Berg tested positive for COVID-19 on Oct. 1 and immediately felt guilty upon learning of her diagnosis.

“I don’t see many people, so my list of contacts was short, but there were still people on it,” Berg said. “The guilt of that was almost worse than any symptoms I experienced.”

Berg’s symptoms were mild; however, her mental health declined as she struggled with completing her classes online. 

Many Blugolds have struggled to adjust to online learning during the pandemic. It has been especially tough for people in more hands-on majors who rely on in-person meetings to learn.

This was the case for theatre students Robin Lentine and Christopher Lindquist.

Lentine said that the transition to online might’ve been easy for some majors but not for those in the arts.

Robin Lentine, a theater student, had to get creative while completing her class virtually. (Submitted)

“I was in a theatre movement class that quickly turned into home movement,” Lentine said. On top of that, Lentine said their classes had to be completely restructured and a production they were a part of was shutdown.

“Zoom theatre is kind of garbage to work on and produce,” Lentine said. “I definitely didn’t learn the ideal way, but I did learn.”

Lindquist said he misses the hands-on experiences that come along with being a theatre major, such as working on productions.

“My professors tried to give us the chances they can offer us in an online format, but it’s just not the same,” Lindquist said. “It’s been really challenging.”

University leaders reflect on an unprecedented year

When UW-Eau Claire required students to wear face coverings on campus, the chancellor said he believed students would be compliant with the mandate.

“I knew if 80% of the students were embracing this, the other 20% would come along, frankly just because there’s peer pressure,” Schmidt said. 

He said there might be Blugolds who don’t believe COVID-19 is a dangerous virus, but they ultimately believe in being a part of a community where standards should be followed.

“Do I believe every student has faithfully taken their temperature? No. Have I faithfully taken my temperature every single day? No,” Schmidt said. “But what it forces you to do, even if you’re not, it makes you take a mental inventory of how you’re feeling.”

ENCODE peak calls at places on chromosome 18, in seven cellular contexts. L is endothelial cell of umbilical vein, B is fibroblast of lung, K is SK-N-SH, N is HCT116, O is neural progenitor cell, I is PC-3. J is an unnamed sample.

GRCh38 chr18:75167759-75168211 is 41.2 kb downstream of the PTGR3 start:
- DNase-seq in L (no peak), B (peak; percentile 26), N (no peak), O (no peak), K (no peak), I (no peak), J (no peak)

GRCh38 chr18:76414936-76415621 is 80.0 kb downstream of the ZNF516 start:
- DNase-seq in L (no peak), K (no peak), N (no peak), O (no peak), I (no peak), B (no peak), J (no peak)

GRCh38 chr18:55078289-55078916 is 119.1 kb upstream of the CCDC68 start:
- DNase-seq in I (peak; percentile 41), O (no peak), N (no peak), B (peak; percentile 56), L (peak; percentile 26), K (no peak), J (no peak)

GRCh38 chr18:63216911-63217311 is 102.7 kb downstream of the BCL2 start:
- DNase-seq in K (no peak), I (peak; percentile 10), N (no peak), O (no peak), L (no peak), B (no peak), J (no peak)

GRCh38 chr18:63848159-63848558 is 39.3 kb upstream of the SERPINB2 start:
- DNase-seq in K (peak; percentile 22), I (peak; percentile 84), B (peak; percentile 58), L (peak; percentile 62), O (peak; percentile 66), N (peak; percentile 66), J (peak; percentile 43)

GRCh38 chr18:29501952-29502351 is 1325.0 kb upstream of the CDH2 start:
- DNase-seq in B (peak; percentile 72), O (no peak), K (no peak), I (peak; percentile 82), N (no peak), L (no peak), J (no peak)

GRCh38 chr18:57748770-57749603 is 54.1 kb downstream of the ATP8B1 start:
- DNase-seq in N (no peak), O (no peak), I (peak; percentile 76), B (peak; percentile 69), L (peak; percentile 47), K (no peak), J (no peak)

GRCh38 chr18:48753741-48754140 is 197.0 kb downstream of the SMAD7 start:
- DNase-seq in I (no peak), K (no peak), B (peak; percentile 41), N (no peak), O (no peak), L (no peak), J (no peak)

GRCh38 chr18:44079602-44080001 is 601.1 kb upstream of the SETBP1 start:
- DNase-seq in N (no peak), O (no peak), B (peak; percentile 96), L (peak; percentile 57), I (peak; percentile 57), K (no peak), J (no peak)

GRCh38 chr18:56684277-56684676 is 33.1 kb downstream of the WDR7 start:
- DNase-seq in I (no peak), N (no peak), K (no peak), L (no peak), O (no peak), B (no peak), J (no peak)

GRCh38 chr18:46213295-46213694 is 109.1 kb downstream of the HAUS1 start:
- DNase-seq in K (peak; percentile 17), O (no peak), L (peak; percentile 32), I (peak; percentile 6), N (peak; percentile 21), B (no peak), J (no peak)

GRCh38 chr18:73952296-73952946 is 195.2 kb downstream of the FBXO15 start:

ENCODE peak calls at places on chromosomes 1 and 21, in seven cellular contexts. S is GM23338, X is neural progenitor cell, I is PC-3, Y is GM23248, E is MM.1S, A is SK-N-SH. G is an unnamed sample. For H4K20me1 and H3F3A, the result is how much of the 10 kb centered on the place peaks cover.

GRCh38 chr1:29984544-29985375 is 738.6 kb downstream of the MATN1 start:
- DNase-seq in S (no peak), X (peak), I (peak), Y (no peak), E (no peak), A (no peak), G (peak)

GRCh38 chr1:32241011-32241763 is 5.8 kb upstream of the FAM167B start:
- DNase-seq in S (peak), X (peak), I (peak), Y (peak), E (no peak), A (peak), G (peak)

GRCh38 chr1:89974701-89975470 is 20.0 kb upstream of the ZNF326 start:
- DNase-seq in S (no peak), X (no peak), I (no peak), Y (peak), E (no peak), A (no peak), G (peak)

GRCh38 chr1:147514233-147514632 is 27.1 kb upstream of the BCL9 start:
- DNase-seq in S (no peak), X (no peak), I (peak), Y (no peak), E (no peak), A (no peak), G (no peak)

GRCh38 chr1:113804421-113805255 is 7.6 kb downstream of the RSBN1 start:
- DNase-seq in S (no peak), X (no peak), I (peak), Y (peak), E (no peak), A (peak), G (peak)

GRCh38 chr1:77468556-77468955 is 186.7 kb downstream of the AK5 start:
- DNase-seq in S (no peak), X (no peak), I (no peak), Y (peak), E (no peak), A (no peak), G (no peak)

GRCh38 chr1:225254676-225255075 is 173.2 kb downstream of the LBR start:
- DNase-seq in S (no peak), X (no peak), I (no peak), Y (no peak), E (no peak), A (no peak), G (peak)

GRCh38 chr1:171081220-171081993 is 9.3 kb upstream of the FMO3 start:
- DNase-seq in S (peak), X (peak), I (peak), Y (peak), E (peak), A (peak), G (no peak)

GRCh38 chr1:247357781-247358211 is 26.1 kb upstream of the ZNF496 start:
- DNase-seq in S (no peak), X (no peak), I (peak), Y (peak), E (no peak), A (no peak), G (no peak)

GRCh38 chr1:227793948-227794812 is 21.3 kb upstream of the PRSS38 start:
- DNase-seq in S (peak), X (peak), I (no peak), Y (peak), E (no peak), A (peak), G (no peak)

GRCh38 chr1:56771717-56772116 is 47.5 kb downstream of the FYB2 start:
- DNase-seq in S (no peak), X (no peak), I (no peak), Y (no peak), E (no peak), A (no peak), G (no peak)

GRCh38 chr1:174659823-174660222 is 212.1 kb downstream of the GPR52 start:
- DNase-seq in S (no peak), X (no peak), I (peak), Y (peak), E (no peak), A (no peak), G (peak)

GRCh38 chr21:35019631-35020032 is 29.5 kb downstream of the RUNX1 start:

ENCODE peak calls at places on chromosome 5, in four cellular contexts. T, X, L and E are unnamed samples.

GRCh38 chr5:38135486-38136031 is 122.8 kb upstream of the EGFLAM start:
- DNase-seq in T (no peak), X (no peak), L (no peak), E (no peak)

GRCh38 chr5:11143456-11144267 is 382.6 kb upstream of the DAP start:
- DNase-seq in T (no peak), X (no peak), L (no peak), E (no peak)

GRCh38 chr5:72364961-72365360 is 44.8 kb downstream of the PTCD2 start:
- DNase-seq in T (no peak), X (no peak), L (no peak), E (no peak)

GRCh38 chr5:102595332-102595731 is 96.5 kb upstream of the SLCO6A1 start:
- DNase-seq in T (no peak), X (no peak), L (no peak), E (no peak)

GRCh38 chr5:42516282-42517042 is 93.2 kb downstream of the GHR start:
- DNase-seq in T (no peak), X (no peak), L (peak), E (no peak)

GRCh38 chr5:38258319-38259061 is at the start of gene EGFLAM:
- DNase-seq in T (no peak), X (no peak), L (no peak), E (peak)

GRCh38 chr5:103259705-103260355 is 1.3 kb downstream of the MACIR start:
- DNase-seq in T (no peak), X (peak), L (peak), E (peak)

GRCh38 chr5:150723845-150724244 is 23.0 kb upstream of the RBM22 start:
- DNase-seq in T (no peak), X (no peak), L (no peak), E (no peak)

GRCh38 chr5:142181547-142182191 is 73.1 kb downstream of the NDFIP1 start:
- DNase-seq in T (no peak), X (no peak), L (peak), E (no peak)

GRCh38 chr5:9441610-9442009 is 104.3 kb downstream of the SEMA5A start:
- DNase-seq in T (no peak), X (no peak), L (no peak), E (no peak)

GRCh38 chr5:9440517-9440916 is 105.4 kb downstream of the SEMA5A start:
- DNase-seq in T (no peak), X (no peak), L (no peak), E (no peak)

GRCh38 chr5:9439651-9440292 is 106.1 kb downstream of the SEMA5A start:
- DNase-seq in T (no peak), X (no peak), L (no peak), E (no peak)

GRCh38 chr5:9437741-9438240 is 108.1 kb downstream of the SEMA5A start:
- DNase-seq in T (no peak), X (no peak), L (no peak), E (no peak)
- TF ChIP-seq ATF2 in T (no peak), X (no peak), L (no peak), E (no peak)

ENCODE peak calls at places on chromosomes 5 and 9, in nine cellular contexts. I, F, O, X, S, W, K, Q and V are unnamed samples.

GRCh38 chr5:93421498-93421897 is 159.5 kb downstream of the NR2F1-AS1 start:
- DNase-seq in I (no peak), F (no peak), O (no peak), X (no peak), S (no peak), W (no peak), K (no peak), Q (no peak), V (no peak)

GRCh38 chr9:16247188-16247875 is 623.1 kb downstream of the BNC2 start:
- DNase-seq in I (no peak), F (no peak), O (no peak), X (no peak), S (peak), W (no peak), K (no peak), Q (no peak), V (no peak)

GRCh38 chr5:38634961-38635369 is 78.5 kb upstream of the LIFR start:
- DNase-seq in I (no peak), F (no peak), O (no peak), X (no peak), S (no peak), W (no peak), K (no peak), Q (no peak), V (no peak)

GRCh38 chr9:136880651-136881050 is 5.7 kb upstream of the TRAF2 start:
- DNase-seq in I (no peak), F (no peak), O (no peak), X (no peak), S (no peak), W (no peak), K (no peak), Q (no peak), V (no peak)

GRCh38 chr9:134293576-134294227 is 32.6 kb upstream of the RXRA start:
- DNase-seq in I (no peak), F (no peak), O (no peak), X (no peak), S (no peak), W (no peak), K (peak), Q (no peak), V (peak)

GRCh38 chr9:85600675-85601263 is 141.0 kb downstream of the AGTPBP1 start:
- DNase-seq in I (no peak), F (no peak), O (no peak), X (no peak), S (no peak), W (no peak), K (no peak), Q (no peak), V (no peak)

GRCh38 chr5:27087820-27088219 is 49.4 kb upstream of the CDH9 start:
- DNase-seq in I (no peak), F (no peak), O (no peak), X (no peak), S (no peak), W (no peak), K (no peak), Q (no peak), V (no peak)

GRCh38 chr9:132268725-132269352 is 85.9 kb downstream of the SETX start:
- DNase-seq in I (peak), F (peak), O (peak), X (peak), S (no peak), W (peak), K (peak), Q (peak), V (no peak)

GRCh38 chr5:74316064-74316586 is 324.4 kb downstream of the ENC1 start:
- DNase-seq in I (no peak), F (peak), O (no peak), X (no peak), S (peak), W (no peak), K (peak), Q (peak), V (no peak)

Although the year has seemed long, Kim Frodl, the medical director at Student Health Service, said UW-Eau Claire can now shift efforts toward obtaining the COVID-19 vaccine and getting people vaccinated.

Frodl said it’s important people don’t let their guard down because the COVID-19 vaccine isn’t  an “end-all solution.”

She said she recognizes why students are becoming “fatigued” with COVID-19 safety precautions, but it’s “really reassuring” they are still following recommendations.

From a financial standpoint, Legislative and Community Relations Liaison Jake Wrasse said UW-Eau Claire expects a total revenue loss of $20.8 million due to the COVID-19 pandemic, accounting for losses throughout the past year and estimated losses through the fall 2021 semester.

UW-Eau Claire also expects to spend $28 million on COVID-19-related expenditures, and this number includes actual expenses throughout the past year and planned expenses through the fall 2021 semester, Wrasse said. Overall, the $20.8 million lost and the $28 million spent accounts for about 21% of UW-Eau Claire’s $230 million fiscal year budget for the 2020-21 academic year, which includes all federal student aid the university distributes. 

However, $38.5 million in federal funds have been allocated to UW-Eau Claire to help offset these losses, which leaves a $10.3 million deficit that Wrasse said will be covered by institutional reserves and future Federal Emergency Management Agency claim reimbursement payments.